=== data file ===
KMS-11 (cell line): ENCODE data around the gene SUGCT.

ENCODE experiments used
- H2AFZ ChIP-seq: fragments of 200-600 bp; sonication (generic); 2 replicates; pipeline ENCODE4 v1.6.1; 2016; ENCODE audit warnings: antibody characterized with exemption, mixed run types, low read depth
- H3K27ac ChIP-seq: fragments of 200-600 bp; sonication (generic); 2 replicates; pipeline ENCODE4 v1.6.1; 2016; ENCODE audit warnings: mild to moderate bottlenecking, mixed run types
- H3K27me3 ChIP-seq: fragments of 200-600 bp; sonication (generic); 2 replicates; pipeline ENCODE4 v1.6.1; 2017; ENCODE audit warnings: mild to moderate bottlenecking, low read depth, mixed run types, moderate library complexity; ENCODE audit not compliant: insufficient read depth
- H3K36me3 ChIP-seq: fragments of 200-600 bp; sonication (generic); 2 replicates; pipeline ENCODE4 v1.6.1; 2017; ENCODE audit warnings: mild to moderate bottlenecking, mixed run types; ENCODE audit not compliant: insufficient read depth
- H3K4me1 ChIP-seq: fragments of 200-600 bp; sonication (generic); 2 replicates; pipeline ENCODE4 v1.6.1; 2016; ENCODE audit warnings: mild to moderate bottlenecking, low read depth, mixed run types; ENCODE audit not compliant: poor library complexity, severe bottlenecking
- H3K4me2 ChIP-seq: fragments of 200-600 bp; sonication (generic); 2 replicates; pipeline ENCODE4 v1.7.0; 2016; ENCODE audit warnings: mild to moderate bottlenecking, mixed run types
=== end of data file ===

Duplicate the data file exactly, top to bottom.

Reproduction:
KMS-11 (cell line): ENCODE data around the gene SUGCT.

ENCODE experiments used
- H2AFZ ChIP-seq: fragments of 200-600 bp; sonication (generic); 2 replicates; pipeline ENCODE4 v1.6.1; 2016; ENCODE audit warnings: antibody characterized with exemption, mixed run types, low read depth
- H3K27ac ChIP-seq: fragments of 200-600 bp; sonication (generic); 2 replicates; pipeline ENCODE4 v1.6.1; 2016; ENCODE audit warnings: mild to moderate bottlenecking, mixed run types
- H3K27me3 ChIP-seq: fragments of 200-600 bp; sonication (generic); 2 replicates; pipeline ENCODE4 v1.6.1; 2017; ENCODE audit warnings: mild to moderate bottlenecking, low read depth, mixed run types, moderate library complexity; ENCODE audit not compliant: insufficient read depth
- H3K36me3 ChIP-seq: fragments of 200-600 bp; sonication (generic); 2 replicates; pipeline ENCODE4 v1.6.1; 2017; ENCODE audit warnings: mild to moderate bottlenecking, mixed run types; ENCODE audit not compliant: insufficient read depth
- H3K4me1 ChIP-seq: fragments of 200-600 bp; sonication (generic); 2 replicates; pipeline ENCODE4 v1.6.1; 2016; ENCODE audit warnings: mild to moderate bottlenecking, low read depth, mixed run types; ENCODE audit not compliant: poor library complexity, severe bottlenecking
- H3K4me2 ChIP-seq: fragments of 200-600 bp; sonication (generic); 2 replicates; pipeline ENCODE4 v1.7.0; 2016; ENCODE audit warnings: mild to moderate bottlenecking, mixed run types